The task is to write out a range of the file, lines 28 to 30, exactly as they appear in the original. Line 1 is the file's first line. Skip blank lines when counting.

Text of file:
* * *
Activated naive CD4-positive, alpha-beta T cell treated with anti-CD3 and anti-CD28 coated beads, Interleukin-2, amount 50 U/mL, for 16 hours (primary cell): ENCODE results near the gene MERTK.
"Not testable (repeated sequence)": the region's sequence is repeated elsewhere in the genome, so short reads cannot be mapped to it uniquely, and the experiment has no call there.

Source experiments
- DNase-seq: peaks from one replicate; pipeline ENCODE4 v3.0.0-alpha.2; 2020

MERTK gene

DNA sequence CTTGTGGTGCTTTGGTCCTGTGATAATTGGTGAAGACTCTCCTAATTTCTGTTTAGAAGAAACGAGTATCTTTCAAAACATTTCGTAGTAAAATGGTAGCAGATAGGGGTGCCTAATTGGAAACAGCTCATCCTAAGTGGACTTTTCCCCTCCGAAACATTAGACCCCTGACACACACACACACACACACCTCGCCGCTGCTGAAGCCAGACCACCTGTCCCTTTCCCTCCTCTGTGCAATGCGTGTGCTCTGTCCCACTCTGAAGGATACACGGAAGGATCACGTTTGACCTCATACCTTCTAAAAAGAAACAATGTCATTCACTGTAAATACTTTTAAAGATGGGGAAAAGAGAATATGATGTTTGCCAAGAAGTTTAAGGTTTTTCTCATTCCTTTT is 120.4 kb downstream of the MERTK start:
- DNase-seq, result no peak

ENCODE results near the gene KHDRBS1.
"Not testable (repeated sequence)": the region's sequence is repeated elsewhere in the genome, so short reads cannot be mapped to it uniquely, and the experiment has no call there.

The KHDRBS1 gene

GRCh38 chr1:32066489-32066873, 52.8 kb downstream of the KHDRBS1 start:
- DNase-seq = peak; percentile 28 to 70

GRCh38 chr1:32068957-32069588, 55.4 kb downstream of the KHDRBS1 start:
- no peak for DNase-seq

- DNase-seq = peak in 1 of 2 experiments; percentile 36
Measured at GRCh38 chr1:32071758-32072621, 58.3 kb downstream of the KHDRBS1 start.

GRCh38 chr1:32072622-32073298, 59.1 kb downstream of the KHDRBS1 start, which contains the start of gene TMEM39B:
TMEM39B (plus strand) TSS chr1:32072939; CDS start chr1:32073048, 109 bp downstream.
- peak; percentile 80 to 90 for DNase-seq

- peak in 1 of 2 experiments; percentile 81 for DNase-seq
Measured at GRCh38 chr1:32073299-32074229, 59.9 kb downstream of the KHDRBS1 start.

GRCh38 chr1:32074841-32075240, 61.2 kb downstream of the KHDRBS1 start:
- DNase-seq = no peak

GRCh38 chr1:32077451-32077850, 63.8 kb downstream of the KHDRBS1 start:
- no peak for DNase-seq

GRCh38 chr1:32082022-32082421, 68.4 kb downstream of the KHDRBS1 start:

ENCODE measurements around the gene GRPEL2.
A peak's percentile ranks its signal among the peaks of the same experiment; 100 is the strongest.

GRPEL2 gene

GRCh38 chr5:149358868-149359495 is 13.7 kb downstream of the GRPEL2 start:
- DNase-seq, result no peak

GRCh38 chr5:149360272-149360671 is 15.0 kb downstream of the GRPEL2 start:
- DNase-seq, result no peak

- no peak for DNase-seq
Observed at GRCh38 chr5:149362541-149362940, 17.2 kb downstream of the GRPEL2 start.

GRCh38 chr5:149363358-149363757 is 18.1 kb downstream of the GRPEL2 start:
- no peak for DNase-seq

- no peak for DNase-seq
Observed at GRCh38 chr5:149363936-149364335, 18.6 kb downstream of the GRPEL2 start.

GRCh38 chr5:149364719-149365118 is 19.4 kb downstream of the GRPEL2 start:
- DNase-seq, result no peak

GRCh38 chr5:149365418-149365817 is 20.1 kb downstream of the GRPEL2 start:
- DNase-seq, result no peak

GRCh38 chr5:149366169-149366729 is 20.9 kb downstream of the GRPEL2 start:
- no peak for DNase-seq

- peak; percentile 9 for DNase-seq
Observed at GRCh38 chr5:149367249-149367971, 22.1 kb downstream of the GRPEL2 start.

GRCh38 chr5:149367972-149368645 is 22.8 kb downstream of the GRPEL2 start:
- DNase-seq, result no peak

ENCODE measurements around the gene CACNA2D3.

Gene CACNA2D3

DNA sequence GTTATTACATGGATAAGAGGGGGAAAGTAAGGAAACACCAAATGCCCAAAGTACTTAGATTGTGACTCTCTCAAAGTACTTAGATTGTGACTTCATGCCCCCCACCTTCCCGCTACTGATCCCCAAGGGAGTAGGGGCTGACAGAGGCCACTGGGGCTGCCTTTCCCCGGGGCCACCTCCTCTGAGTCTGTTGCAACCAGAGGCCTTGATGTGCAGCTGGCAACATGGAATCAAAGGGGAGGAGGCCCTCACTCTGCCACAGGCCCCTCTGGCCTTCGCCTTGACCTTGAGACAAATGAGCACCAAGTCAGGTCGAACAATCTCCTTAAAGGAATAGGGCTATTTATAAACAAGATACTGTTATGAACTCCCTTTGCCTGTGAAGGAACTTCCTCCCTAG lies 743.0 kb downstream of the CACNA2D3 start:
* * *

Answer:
A peak's percentile ranks its signal among the peaks of the same experiment; 100 is the strongest.

GRPEL2 gene

GRCh38 chr5:149358868-149359495 is 13.7 kb downstream of the GRPEL2 start: